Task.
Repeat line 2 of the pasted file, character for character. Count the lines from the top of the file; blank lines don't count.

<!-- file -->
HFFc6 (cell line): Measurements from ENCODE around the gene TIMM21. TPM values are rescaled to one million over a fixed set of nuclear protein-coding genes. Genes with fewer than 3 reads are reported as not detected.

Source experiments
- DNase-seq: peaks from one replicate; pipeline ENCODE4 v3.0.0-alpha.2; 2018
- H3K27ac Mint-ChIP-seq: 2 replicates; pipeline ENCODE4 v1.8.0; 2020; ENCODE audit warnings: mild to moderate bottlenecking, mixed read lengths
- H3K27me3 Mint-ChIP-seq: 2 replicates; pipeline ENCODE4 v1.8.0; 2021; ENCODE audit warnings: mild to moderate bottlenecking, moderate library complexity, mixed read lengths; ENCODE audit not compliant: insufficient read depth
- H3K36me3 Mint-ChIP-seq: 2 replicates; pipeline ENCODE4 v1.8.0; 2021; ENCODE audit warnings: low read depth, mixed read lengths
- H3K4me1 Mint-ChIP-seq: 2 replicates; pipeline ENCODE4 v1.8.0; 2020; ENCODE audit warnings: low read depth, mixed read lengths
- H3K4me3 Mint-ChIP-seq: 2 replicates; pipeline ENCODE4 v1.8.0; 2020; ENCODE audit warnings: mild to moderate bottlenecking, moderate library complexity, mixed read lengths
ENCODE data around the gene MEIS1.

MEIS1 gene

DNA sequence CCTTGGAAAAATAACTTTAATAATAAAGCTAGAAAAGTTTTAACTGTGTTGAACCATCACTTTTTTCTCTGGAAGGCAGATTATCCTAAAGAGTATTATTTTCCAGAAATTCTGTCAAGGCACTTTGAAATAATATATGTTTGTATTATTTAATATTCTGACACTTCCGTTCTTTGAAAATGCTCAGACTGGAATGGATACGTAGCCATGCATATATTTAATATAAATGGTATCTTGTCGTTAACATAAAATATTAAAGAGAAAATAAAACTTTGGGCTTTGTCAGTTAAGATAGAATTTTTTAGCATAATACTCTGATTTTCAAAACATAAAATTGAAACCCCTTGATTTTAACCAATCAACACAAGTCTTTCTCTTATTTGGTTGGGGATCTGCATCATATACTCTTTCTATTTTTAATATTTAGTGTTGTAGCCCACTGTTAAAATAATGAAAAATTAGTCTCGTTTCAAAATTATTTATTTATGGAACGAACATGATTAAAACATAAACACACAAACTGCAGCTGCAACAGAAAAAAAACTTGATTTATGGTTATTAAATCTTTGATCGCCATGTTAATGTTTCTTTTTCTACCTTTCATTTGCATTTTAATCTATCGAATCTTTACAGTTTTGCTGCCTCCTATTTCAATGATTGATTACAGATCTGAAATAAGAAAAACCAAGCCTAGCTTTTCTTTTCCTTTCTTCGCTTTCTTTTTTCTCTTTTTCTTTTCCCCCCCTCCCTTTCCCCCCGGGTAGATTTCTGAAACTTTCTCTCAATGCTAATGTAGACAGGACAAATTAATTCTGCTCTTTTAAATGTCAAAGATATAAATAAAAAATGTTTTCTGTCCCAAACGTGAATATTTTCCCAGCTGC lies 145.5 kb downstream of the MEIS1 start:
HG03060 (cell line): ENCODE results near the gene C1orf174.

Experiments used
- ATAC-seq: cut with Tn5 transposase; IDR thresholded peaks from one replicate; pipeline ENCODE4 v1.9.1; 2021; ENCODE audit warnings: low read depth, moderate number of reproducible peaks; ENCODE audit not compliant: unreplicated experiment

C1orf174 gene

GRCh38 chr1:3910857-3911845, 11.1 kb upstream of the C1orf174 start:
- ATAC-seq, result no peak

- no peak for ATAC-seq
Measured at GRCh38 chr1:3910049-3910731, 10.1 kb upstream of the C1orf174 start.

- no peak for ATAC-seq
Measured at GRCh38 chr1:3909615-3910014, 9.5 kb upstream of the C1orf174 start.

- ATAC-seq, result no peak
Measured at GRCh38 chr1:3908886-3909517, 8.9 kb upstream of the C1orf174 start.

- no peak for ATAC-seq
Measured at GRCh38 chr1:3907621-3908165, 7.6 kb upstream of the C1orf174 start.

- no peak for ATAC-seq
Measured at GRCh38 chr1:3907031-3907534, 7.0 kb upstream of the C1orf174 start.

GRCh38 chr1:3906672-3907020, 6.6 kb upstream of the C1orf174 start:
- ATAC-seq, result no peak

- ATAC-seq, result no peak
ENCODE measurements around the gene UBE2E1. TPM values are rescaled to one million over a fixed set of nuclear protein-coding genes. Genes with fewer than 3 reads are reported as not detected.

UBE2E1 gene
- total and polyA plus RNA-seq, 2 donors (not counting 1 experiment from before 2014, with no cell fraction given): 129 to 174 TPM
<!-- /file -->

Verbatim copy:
Source experiments